The Weblog

This page contains news, event information, and other items added by myself, the intrepid farmer-in-process at Old 99. I send out a message every week, but most are set with a delete date about two weeks later. I archive some of the posts if they have content other than weekly availability of produce and meat.

You can send me questions too, which if they are of a general nature, I can post to this Old99 blog.



 
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Old 99 Farm, week of Mar 15, 2015


This is the week of the spring Solstice, Mar 21, daylight hours now over 12 hours, sunrise 7:30, sunset 7:26 today.

Some folks have been asking about pork for next year. I am getting three weaners again to grow up for meat in the fall. A side of pork typically yields about 4 ham roasts, 1 pkg side ribs, 12 loin chops, 12 sirloin/butt chops, 2 shoulder roasts (4lb each), 2 hocks, 12 lb sausage/ground and 8 lb bacon. I ask for a deposit when you place your order of $50. When butchering time approaches I’ll contact you for details on how you want the side dressed.

I had this comment about the beef liver recently: “Cooked some of your cow liver tonight and, to my surprise, it was superbly delicious and tender (never having had much success cooking liver in the past) – soaked it in milk for an hour before pan frying – yum.”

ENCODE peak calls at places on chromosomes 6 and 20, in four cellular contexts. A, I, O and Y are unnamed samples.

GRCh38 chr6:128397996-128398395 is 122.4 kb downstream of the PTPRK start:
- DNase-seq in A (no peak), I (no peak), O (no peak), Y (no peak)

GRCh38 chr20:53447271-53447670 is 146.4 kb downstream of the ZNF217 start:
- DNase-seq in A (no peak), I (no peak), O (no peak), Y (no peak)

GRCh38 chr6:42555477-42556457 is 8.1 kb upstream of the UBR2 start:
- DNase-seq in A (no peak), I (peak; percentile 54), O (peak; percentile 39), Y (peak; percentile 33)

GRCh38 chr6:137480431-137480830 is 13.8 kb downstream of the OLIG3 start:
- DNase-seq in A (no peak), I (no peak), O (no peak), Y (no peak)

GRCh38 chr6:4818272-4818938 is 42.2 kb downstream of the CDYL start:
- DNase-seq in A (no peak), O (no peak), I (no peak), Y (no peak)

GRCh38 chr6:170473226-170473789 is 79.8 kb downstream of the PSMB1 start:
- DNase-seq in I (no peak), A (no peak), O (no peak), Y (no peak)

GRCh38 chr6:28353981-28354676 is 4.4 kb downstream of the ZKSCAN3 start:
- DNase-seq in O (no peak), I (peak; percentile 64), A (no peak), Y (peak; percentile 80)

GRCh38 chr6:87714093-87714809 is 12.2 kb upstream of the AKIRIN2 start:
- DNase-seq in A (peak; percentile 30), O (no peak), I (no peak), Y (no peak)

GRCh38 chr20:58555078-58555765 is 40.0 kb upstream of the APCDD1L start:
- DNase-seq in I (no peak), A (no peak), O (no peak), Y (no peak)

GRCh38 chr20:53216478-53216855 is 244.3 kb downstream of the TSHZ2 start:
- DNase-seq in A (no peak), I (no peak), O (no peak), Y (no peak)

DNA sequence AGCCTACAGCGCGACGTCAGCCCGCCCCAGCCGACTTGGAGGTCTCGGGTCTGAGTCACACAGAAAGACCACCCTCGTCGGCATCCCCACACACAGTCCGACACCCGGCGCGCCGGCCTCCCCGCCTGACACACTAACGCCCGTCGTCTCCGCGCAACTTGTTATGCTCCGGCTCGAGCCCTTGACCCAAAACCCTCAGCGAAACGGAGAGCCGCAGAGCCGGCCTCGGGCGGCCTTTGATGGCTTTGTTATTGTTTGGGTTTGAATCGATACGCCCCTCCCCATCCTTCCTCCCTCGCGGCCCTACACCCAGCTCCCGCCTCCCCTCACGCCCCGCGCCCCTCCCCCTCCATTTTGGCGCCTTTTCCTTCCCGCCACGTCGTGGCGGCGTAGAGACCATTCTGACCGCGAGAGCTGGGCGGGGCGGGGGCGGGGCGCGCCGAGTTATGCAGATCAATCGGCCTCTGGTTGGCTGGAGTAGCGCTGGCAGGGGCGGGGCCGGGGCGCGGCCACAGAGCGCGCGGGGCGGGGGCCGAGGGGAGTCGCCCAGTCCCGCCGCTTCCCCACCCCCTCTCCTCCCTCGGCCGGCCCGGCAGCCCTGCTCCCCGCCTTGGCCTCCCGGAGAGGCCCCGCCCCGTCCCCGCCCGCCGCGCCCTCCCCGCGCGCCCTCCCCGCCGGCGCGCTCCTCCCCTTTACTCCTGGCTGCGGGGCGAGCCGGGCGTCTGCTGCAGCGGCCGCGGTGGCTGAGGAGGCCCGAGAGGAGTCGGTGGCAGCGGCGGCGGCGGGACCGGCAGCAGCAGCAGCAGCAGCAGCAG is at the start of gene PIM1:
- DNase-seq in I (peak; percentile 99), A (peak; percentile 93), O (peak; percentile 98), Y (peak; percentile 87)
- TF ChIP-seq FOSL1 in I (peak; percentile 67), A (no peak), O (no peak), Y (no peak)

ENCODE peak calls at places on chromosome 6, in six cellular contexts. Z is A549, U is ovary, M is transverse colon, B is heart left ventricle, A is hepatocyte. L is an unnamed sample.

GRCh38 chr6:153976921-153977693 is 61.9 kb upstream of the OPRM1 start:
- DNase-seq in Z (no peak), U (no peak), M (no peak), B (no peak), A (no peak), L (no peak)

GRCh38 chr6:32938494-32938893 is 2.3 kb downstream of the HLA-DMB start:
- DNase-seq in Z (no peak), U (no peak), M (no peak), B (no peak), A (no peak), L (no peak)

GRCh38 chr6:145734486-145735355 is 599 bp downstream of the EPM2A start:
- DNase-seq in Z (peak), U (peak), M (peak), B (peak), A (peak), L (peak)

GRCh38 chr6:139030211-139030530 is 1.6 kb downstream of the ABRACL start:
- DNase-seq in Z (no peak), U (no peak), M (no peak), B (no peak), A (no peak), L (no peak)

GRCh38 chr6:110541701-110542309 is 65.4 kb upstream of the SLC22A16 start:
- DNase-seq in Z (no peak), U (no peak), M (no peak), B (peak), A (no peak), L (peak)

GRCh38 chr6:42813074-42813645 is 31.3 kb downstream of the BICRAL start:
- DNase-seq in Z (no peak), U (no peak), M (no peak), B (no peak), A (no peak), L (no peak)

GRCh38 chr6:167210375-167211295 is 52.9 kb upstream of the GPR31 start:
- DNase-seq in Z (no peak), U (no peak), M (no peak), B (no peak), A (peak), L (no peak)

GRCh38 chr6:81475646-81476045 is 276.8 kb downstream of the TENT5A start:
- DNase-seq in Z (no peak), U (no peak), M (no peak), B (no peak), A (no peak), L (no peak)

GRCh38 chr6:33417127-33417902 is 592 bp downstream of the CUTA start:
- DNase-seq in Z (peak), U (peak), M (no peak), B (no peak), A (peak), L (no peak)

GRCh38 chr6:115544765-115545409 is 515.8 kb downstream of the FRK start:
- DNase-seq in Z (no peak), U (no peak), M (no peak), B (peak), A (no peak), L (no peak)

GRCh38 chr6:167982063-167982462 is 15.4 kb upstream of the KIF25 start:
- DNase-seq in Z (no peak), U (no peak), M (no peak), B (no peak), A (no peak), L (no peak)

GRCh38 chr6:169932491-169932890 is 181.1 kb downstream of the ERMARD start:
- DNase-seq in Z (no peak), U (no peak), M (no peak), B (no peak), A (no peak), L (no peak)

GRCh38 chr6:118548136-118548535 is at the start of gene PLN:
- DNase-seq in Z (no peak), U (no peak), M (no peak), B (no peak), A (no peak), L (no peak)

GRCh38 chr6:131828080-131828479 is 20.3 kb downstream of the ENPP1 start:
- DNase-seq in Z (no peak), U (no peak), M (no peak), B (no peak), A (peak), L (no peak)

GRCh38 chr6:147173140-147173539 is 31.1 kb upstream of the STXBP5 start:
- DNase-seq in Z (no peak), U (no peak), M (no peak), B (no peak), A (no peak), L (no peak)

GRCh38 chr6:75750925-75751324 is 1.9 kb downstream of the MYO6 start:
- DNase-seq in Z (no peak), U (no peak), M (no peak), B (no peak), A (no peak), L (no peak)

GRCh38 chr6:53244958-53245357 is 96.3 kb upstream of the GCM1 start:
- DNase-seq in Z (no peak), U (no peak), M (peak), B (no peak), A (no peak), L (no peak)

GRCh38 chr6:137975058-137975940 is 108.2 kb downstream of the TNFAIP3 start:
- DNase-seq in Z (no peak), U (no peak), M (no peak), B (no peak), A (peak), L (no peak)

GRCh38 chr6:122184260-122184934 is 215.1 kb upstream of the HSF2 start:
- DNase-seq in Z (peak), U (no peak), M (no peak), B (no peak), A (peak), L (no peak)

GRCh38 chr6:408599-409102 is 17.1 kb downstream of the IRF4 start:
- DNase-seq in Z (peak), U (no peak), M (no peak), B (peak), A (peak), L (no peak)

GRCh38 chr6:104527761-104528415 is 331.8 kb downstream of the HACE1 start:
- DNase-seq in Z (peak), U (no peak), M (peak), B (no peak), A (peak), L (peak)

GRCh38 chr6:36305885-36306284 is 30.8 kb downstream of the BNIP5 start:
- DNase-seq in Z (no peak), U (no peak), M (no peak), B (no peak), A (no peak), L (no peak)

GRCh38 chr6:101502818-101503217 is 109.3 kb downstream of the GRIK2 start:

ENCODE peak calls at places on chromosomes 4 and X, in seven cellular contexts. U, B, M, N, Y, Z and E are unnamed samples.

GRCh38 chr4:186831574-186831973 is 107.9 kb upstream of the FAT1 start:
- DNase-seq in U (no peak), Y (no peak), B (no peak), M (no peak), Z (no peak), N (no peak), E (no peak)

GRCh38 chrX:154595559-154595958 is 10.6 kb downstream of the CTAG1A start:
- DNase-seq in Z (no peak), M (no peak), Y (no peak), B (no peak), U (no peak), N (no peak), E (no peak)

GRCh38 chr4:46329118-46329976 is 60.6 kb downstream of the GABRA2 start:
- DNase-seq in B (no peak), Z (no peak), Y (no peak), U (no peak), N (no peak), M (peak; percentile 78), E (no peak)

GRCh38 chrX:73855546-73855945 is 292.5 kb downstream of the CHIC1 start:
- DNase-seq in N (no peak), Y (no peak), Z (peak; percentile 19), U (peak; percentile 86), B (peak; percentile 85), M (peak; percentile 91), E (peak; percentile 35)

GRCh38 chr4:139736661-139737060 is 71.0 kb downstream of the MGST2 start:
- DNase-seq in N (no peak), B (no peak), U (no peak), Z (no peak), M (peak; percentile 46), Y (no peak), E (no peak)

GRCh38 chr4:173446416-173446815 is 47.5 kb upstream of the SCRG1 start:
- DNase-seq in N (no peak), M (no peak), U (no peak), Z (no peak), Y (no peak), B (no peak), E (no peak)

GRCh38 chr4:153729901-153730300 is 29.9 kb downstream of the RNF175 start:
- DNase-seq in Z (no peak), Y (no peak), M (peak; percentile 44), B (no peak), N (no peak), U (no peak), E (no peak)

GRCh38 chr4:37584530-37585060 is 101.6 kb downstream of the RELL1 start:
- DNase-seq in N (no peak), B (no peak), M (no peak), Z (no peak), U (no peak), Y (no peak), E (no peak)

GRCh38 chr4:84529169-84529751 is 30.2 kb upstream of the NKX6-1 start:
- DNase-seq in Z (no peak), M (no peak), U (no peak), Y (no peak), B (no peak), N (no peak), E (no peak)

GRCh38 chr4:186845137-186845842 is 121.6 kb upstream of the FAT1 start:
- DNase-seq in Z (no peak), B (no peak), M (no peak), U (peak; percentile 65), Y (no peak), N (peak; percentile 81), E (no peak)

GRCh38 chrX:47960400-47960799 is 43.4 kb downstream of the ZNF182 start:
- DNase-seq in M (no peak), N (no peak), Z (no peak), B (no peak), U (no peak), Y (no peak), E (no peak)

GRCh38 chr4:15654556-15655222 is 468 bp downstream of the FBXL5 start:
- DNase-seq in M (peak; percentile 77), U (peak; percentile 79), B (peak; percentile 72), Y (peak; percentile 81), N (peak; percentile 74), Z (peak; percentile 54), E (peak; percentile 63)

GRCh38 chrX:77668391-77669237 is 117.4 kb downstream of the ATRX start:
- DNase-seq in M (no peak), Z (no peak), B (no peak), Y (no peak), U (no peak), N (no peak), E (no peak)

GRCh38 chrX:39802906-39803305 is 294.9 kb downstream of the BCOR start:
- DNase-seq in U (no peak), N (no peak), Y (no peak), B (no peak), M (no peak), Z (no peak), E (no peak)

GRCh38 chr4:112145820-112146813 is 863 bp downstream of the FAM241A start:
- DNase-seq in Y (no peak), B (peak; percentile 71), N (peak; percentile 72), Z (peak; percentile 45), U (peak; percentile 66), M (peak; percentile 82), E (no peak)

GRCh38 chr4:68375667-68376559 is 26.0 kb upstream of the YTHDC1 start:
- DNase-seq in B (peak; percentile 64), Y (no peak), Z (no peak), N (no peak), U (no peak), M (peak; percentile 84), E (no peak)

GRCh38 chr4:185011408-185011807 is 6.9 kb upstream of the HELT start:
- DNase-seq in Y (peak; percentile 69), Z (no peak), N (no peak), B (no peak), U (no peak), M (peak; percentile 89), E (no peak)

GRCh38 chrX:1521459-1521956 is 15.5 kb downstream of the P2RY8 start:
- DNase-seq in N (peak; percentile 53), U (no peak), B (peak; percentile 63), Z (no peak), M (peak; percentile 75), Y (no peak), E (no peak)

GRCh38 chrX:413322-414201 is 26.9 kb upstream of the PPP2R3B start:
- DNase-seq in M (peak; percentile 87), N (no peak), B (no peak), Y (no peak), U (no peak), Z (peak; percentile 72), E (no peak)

Based on that Cami and I had liver for the first time in a while. And I agree!

I’ll run the special on stewing hens and ground beef for one more week, then back to normal price.

Healthy eating,
Ian and Cami

Old 99 Farm Week of Mar 9 2015


As of March 9th, we can offer 50+ items including the following crops: celeriac, carrots, squashes (delicata), mizuna and green onions. There are lots of eggs. My flour mill is back in service so I can offer whole ground Red Fife Wheat and Spelt flour.

Camelia is cooking prepared foods from our produce: garlic pesto, cucumber relish, quiches (on order).

“…it’s possible that people are now looking for an experience that can’t be found in a McDonald’s: the experience of eating in a restaurant that’s not owned by a multinational corporation, a restaurant where we can thank the owners for the fine meal and help support their families and employees, who just might receive a living wage. That might be the real “happy meal” we’ve been waiting for."
http://www.truth-out.org/buzzflash/commentary/as-sales-slump-at-mcdonald-s-the-fast-food-icon-takes-a-walk-on-desperation-row

Well, you don’t say! I hadn’t seen any news about fastfood restaurant sales trends for many months, so this one popped out. The tough door to door campaigns of getting citizens to vote with their dollars and eat out less, buy basic ingredients, eat local, in season, organic if possible, may be gaining some traction. But it’s got a long way to go.